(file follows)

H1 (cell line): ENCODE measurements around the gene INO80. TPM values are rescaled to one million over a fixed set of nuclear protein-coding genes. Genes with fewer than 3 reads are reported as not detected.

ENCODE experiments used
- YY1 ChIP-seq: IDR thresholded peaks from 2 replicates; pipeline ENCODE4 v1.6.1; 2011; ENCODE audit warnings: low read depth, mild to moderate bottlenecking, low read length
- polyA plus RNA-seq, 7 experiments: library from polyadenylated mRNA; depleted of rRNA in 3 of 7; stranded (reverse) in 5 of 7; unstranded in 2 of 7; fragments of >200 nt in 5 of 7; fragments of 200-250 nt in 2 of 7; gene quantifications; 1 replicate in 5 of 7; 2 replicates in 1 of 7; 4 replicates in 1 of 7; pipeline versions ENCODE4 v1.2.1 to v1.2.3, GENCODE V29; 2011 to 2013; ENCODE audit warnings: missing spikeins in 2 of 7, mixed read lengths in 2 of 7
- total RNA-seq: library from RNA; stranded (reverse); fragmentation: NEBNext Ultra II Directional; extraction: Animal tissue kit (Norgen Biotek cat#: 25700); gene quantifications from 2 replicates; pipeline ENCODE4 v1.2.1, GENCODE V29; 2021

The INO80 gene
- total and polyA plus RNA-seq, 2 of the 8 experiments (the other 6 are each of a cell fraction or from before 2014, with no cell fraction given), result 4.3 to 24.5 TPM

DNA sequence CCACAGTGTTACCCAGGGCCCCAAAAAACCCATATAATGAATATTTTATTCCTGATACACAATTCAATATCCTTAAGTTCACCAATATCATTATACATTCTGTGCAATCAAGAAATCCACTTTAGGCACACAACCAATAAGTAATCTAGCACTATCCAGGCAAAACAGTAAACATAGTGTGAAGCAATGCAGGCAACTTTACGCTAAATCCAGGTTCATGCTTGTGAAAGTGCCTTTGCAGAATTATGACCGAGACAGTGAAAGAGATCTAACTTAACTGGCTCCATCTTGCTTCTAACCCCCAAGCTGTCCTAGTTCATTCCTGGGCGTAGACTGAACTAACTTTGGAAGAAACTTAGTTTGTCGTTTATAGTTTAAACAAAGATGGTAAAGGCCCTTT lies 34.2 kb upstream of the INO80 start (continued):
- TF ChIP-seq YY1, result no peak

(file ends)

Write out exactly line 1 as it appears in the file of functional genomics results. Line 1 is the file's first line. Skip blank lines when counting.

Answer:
H1 (cell line): ENCODE measurements around the gene INO80. TPM values are rescaled to one million over a fixed set of nuclear protein-coding genes. Genes with fewer than 3 reads are reported as not detected.